In terms of underlying technology, both cameras are build around CMOS sensors.
Despite having a smaller sensor, the FZ100 offers a higher resolution of 14 megapixels, compared with 8.2 MP of the 30D. This megapixels advantage comes at the cost of a higher pixel density and a smaller size of the individual pixel (with a pixel pitch of 1.41μm versus 6.42μm for the 30D). However, it should be noted that the FZ100 is much more recent (by 4 years and 4 months) than the 30D, and its sensor will have benefitted from technological advances during this time that make it possible to gather light more efficiently. Coming back to sensor resolution, it should be mentioned that the FZ100 has no anti-alias filter installed, so that it can capture all the detail its sensor resolves.
The resolution advantage of the Panasonic FZ100 implies greater flexibility for cropping images or the possibility to print larger pictures. The maximum print size of the FZ100 for good quality output (200 dots per inch) amounts to 21.6 x 16.2 inch or 54.9 x 41.1 cm, for very good quality (250 dpi) 17.3 x 13 inch or 43.9 x 32.9 cm, and for excellent quality (300 dpi) 14.4 x 10.8 inch or 36.6 x 27.4 cm. The corresponding values for the Canon 30D are 17.5 x 11.7 inch or 44.5 x 29.7 cm for good quality, 14 x 9.3 inch or 35.6 x 23.7 cm for very good quality, and 11.7 x 7.8 inch or 29.7 x 19.8 cm for excellent quality prints.
The Canon EOS 30D has a native sensitivity range from ISO 100 to ISO 1600, which can be extended to ISO 100-3200. The corresponding ISO settings for the Panasonic Lumix DMC-FZ100 are ISO 100 to ISO 1600, with the possibility to increase the ISO range to 100-6400.
For many cameras, data on sensor performance has been reported by DXO Mark. This service is based on lab testing and assigns an overall score to each camera sensor, as well as ratings for dynamic range ("DXO Landscape"), color depth ("DXO Portrait"), and low-light sensitivity ("DXO Sports"). The table below summarizes the physical sensor characteristics and sensor quality findings and compares them across a set of similar cameras.
|Canon 30D»||APS-C||8.2||3504||2336||-||21.5||10.8||736||59||Canon 30D|
|Panasonic FZ100«||1/2.3||14.0||4320||3240||1080/60i||-||-||-||-||Panasonic FZ100|
|Canon SX60« »||1/2.3||14.2||4608||3072||1080/60p||19.2||10.8||127||39||Canon SX60|
|Canon 70D« »||APS-C||20.0||5472||3648||1080/30p||22.5||11.6||926||68||Canon 70D|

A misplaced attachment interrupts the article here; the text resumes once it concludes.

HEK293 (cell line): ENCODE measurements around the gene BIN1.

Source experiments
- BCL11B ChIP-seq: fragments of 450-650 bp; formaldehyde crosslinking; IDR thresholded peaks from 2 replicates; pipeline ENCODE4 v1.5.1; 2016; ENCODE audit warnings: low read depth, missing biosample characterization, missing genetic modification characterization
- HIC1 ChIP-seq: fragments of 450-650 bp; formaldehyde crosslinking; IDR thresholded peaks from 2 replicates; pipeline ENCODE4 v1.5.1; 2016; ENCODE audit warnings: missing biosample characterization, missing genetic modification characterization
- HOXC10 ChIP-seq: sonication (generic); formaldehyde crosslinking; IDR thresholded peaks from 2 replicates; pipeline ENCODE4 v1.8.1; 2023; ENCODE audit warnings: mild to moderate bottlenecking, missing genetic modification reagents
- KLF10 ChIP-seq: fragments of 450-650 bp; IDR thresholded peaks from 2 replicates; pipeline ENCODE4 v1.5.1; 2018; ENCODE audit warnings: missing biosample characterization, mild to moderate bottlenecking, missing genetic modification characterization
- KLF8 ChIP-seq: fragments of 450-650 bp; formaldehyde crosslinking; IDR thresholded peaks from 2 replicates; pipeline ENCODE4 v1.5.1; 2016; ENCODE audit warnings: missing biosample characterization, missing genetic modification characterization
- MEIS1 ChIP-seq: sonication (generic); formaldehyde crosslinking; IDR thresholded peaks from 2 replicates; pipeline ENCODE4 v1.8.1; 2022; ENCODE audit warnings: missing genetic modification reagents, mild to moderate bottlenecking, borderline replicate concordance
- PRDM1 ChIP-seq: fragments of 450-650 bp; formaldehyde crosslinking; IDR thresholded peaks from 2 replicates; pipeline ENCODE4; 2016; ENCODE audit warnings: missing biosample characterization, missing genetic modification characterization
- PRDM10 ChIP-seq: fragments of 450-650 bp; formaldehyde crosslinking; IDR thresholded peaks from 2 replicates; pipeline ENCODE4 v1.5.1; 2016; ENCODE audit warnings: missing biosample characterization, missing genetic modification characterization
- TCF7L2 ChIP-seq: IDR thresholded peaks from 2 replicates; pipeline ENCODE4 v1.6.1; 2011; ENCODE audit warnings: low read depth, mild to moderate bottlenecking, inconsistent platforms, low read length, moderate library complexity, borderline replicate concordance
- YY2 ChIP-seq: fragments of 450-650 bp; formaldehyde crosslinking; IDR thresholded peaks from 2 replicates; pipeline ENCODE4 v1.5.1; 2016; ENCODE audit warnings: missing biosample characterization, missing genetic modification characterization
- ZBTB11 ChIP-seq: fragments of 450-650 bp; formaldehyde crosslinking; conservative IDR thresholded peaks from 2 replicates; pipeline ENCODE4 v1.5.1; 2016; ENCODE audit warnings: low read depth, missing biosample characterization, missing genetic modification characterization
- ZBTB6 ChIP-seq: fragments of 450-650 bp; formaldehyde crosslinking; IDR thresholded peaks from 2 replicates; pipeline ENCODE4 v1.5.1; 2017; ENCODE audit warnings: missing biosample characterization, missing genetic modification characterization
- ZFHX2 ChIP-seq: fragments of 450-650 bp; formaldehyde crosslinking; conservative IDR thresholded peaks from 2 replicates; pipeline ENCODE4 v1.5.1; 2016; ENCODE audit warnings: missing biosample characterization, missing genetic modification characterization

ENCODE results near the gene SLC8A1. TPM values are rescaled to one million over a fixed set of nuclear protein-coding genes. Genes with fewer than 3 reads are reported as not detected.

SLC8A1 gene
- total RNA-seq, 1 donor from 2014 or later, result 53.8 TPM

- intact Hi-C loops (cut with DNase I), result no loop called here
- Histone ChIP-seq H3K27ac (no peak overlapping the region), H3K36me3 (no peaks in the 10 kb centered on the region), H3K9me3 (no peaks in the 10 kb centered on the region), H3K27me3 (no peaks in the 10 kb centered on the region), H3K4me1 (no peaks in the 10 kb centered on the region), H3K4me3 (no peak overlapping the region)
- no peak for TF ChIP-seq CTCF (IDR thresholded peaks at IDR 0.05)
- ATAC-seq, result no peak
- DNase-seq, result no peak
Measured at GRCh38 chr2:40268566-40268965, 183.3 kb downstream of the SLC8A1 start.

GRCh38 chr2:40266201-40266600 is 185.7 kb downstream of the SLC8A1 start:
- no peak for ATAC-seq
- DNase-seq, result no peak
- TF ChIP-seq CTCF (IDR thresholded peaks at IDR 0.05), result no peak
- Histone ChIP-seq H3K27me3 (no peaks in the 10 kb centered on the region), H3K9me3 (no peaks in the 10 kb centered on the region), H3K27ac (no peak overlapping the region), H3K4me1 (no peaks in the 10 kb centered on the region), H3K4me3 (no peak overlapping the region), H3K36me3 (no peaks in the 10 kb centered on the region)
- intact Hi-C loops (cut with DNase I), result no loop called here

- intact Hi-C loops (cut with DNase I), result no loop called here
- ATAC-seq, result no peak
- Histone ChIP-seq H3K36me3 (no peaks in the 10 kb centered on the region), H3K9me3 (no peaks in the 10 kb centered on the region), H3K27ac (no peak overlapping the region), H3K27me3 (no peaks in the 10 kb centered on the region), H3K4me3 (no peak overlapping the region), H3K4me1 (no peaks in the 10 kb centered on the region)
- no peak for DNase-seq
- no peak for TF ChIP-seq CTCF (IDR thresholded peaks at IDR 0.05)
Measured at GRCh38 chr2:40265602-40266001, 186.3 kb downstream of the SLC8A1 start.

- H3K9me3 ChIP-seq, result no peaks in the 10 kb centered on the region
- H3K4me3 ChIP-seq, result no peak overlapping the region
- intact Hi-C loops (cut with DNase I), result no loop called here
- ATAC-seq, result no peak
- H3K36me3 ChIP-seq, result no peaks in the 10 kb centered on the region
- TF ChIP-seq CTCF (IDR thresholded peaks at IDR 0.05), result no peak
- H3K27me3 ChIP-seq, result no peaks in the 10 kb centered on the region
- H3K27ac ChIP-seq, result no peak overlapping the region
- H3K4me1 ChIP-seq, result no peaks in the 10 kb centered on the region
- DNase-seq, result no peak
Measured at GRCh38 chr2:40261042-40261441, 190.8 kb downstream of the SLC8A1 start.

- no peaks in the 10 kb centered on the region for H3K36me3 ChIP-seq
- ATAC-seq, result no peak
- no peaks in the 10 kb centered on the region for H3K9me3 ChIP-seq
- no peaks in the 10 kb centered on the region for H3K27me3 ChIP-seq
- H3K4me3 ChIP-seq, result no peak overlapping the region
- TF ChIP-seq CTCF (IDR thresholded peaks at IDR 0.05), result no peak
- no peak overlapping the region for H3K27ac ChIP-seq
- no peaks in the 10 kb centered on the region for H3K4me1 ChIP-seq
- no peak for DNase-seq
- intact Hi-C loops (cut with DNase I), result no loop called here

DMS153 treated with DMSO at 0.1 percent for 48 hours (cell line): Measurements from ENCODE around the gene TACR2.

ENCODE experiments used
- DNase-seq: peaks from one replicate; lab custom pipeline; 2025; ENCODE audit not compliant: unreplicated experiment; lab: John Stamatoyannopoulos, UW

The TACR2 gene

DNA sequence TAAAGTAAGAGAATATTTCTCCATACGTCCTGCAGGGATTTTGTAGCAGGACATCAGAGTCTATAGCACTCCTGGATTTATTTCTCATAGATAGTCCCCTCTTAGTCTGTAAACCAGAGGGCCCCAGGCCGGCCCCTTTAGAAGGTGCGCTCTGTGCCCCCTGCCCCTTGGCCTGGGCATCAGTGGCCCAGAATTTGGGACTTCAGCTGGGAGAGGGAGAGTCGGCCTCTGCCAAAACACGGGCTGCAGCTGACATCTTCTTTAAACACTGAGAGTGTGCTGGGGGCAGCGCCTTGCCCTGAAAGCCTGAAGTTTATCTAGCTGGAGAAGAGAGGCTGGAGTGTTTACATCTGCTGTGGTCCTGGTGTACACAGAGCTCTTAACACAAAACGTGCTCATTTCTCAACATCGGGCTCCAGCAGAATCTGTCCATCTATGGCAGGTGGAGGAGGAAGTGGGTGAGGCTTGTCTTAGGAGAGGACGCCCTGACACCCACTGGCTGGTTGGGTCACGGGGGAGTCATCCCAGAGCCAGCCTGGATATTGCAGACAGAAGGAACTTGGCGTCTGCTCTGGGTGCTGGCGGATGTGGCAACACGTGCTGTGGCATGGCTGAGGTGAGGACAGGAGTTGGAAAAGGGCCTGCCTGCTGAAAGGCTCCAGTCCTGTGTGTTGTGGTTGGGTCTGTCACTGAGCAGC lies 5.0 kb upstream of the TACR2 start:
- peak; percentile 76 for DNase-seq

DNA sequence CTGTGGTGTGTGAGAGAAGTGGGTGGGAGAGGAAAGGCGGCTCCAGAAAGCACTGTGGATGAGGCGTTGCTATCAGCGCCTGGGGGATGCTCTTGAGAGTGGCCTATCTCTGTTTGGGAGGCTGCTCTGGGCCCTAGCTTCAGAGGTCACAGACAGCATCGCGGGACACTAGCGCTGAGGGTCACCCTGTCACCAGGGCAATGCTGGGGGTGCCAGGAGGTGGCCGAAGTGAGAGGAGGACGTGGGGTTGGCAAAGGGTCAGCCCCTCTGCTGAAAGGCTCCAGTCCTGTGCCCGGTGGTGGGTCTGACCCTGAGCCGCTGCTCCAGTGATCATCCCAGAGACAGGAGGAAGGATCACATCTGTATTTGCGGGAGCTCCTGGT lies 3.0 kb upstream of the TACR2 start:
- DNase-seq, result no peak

|Canon SX50« »||1/2.3||12.0||4000||3000||1080/24p||20.3||11.2||179||47||Canon SX50|
|Canon 60D« »||APS-C||17.9||5184||3456||1080/30p||22.2||11.5||813||66||Canon 60D|
|Canon 7D« »||APS-C||17.9||5184||3456||1080/30p||22.0||11.7||854||66||Canon 7D|
|Canon 50D« »||APS-C||15.1||4752||3168||-||21.8||11.4||696||63||Canon 50D|
|Canon 40D« »||APS-C||10.1||3888||2592||-||22.1||11.3||703||64||Canon 40D|
|Canon XTi« »||APS-C||10.1||3888||2592||-||22.1||11.0||664||62||Canon XTi|
|Canon XT« »||APS-C||8.0||3456||2304||-||21.8||10.8||637||60||Canon XT|
|Canon 20D« »||APS-C||8.2||3504||2336||-||21.9||11.0||721||62||Canon 20D|
|Canon 10D« »||APS-C||6.3||3072||2048||-||21.1||10.9||571||57||Canon 10D|
|Canon Rebel« »||APS-C||6.3||3072||2048||-||21.0||10.8||544||55||Canon Rebel|
|Leica V-LUX 3« »||1/2.3||12.0||4000||3000||1080/60p||-||-||-||-||Leica V-LUX 3|
|Panasonic FZ200« »||1/2.3||12.0||4000||3000||1080/60p||19.1||10.8||114||37||Panasonic FZ200|
|Panasonic FZ150« »||1/2.3||12.0||4000||3000||1080/60p||19.4||10.9||132||40||Panasonic FZ150|
Many modern cameras are not only capable of taking still images, but also of capturing video footage. The FZ100 indeed provides for movie recording, while the 30D does not. The highest resolution format that the FZ100 can use is 1080/60i.
Beyond body and sensor, cameras can and do differ across a range of features. For example, the FZ100 has an electronic viewfinder (202k dots), while the 30D has an optical one. Both systems have their advantages, with the electronic viewfinder making it possible to project supplementary shooting information into the framing view, whereas the optical viewfinder offers lag-free viewing and a very clear framing image. The adjacent table lists some of the other core features of the Canon 30D and Panasonic FZ100 along with similar information for a selection of comparators.
|Canon 30D»||optical||Y||2.5||230||fixed||n||1/8000s||5.0||Y||n||Canon 30D|
|Panasonic FZ100«||202||n||3.0||460||swivel||n||1/2000s||11.0||Y||Y||Panasonic FZ100|
|Canon SX60« »||922||n||3.0||922||swivel||n||1/2000s||6.4||Y||Y||Canon SX60|
|Canon 70D« »||optical||Y||3.0||1040||swivel||Y||1/8000s||7.0||Y||n||Canon 70D|
|Canon SX50« »||202||n||3.0||461||swivel||n||1/2000s||2.2||Y||Y||Canon SX50|
|Canon 60D« »||optical||Y||3.0||1040||swivel||n||1/8000s||5.3||Y||n||Canon 60D|
|Canon 7D« »||optical||Y||3.0||920||fixed||n||1/8000s||8.0||Y||n||Canon 7D|
|Canon 50D« »||optical||Y||3.0||920||fixed||n||1/8000s||6.3||Y||n||Canon 50D|
|Canon 40D« »||optical||Y||3.0||230||fixed||n||1/8000s||6.5||Y||n||Canon 40D|
|Canon XTi« »||optical||n||2.5||230||fixed||n||1/4000s||3.0||Y||n||Canon XTi|
|Canon XT« »||optical||n||1.8||115||fixed||n||1/4000s||3.0||Y||n||Canon XT|
|Canon 20D« »||optical||Y||1.8||118||fixed||n||1/8000s||5.0||Y||n||Canon 20D|
|Canon 10D« »||optical||Y||1.8||118||fixed||n||1/4000s||3.0||Y||n||Canon 10D|
|Canon Rebel« »||optical||n||1.8||118||fixed||n||1/4000s||2.5||Y||n||Canon Rebel|
|Leica V-LUX 3« »||202||n||3.0||460||swivel||n||1/2000s||12.0||Y||Y||Leica V-LUX 3|
|Panasonic FZ200« »||1312||n||3.0||460||swivel||n||1/4000s||12.0||Y||Y||Panasonic FZ200|
|Panasonic FZ150« »||202||n||3.0||460||swivel||n||1/2000s||12.0||Y||Y||Panasonic FZ150|
One feature that is present on the 30D, but is missing on the FZ100 is a top-level LCD. While being, of course, smaller than the rear screen, the control panel conveys some of the essential shooting information and can be convenient for quick and easy settings verification.The FZ100 has an articulated screen that can be turned to be front-facing. This characteristic will be appreciated by vloggers and photographers who are interested in taking selfies. In contrast, the 30D does not have a selfie-screen.